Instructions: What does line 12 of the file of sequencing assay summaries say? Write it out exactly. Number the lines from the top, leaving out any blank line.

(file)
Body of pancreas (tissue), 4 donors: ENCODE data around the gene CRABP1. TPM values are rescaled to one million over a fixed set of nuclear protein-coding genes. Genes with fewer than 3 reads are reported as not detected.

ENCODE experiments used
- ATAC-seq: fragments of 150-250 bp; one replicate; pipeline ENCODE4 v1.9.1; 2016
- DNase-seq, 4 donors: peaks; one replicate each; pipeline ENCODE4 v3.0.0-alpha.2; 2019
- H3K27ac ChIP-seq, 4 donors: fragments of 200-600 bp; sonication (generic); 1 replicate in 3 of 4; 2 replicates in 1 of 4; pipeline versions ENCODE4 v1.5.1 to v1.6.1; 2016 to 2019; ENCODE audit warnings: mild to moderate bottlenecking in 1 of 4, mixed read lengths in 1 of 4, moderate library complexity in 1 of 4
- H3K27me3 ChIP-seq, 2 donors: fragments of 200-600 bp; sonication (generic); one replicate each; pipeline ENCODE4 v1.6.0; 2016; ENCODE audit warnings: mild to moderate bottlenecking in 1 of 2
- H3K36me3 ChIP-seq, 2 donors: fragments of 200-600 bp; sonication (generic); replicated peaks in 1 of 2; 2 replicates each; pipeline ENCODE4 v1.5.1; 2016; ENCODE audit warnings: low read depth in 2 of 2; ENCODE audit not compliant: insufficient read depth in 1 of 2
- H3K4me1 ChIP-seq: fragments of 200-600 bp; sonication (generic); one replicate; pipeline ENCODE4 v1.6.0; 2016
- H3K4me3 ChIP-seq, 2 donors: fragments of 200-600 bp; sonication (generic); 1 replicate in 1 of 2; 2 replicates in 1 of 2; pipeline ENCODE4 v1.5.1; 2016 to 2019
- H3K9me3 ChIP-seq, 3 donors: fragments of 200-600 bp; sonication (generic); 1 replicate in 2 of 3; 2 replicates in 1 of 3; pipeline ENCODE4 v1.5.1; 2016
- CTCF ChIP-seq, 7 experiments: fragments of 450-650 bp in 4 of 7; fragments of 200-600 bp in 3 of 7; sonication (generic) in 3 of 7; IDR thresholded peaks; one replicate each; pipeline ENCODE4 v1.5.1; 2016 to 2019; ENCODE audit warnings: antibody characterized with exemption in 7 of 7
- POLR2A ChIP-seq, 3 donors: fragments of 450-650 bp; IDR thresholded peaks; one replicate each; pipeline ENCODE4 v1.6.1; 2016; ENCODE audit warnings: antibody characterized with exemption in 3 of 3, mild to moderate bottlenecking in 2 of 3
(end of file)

- POLR2A ChIP-seq, 3 donors: fragments of 450-650 bp; IDR thresholded peaks; one replicate each; pipeline ENCODE4 v1.6.1; 2016; ENCODE audit warnings: antibody characterized with exemption in 3 of 3, mild to moderate bottlenecking in 2 of 3